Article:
Principled conservatism takes a different view of the purpose of government. Take a look at the following excerpt from Ronald Reagan's A Time for Choosing speech (1964):

You and I are told increasingly that we have to choose between a left or right, but I would like to suggest that there is no such thing as a left or right. There is only an up or down--up to a man's age-old dream, the ultimate in individual freedom consistent with law and order--or down to the ant heap of totalitarianism, and regardless of their sincerity, their humanitarian motives, those who would trade our freedom for security have embarked on this downward course.
In this vote-harvesting time, they use terms like the "Great Society," or as we were told a few days ago by the President, we must accept a "greater government activity in the affairs of the people." But they have been a little more explicit in the past and among themselves--and all of the things that I now will quote have appeared in print. These are not Republican accusations. For example, they have voices that say "the cold war will end through acceptance of a not undemocratic socialism." Another voice says that the profit motive has become outmoded, it must be replaced by the incentives of the welfare state; or our traditional system of individual freedom is incapable of solving the complex problems of the 20th century. Senator Fullbright has said at Stanford University that the Constitution is outmoded. He referred to the president as our moral teacher and our leader, and he said he is hobbled in his task by the restrictions in power imposed on him by this antiquated document. He must be freed so that he can do for us what he knows is best. And Senator Clark of Pennsylvania, another articulate spokesman, defines liberalism as "meeting the material needs of the masses through the full power of centralized government." Well, I for one resent it when a representative of the people refers to you and me--the free men and women of this country--as "the masses." This is a term we haven't applied to ourselves in America. But beyond that, "the full power of centralized government"--this was the very thing the Founding Fathers sought to minimize. They knew that governments don't control things. A government can't control the economy without controlling people. And they know when a government sets out to do that, it must use force and coercion to achieve its purpose. They also knew, those Founding Fathers, that outside of its legitimate functions, government does nothing as well or as economically as the private sector of the economy.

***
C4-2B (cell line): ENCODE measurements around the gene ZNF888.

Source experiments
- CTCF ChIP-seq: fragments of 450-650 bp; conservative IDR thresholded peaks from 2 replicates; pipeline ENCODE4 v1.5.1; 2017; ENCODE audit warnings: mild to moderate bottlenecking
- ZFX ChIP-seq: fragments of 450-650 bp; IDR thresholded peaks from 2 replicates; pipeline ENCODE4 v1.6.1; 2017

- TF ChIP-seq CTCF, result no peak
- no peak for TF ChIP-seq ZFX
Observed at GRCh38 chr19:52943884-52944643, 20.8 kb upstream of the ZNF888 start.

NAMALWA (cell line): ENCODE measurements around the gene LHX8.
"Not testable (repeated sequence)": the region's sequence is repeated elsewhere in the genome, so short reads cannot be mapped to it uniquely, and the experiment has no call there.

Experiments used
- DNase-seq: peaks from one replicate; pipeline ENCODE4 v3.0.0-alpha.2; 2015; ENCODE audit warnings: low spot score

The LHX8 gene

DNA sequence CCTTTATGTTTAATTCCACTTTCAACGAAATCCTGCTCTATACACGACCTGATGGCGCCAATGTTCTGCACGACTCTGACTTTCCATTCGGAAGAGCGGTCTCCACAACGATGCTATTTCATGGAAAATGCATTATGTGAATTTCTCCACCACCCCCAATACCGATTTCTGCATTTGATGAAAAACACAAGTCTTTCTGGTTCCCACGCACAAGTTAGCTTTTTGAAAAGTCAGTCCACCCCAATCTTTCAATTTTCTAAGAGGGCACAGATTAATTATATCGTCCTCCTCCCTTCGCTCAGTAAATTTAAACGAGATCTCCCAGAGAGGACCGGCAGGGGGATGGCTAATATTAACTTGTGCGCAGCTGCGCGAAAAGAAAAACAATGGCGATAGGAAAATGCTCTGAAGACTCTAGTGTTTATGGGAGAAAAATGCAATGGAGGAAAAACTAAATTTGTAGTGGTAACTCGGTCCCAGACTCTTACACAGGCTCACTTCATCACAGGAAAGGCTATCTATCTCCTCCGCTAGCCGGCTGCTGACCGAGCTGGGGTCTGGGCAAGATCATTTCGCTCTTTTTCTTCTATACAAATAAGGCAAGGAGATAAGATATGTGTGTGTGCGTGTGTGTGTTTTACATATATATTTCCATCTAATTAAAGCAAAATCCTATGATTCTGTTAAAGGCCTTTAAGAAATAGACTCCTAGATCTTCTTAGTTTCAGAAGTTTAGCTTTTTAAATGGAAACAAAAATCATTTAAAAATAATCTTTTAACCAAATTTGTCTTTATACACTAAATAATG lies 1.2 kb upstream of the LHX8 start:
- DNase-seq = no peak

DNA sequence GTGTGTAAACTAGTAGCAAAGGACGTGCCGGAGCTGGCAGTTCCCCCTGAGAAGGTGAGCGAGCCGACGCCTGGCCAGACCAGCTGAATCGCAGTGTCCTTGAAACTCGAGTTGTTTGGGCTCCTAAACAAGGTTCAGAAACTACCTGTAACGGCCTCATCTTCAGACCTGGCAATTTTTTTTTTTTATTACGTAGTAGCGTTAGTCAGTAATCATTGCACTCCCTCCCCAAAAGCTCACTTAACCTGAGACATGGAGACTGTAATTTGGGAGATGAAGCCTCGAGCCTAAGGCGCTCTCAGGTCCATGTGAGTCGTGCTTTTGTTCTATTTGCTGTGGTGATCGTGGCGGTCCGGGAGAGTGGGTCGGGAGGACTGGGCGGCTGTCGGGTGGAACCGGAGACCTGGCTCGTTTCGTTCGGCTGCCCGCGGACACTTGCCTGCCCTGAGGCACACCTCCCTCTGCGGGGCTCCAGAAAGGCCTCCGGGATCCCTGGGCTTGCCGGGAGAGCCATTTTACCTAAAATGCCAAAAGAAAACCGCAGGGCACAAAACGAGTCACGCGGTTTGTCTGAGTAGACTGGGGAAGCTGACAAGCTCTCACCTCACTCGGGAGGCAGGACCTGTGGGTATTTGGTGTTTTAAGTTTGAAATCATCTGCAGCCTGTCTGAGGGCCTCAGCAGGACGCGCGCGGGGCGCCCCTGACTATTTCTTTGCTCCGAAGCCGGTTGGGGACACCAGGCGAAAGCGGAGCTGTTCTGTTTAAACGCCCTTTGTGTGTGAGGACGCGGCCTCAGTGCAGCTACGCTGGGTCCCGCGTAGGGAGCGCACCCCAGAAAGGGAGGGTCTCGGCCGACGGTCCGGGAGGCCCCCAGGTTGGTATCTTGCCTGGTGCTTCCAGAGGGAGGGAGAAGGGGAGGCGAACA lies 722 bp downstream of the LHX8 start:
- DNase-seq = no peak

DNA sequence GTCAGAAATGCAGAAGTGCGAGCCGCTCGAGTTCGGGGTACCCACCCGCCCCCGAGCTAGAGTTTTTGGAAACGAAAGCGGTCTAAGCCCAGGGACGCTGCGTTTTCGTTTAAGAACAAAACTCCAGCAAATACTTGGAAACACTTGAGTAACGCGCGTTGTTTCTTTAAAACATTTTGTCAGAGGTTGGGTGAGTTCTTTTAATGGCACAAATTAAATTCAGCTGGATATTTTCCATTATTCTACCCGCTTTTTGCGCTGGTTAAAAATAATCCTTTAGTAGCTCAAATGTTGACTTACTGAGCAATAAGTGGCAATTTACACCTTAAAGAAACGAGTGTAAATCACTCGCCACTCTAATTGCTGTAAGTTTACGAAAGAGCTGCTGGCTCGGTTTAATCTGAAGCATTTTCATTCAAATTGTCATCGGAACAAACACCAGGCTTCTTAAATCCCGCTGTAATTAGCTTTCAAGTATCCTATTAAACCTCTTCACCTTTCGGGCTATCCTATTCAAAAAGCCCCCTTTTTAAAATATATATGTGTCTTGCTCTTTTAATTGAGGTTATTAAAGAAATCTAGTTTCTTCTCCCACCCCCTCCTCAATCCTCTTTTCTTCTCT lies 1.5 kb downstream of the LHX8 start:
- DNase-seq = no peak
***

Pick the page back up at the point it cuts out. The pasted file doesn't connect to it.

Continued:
This is the great debate of our society today. We the people of these United States must decide what we believe the purpose of government is, and then we must elect citizens of integrity to public office who will hold to that purpose. The majority of "we the people" fall to the right of center on the political spectrum, so I am confident of the decisions we will make if we just stand up and make our voices heard.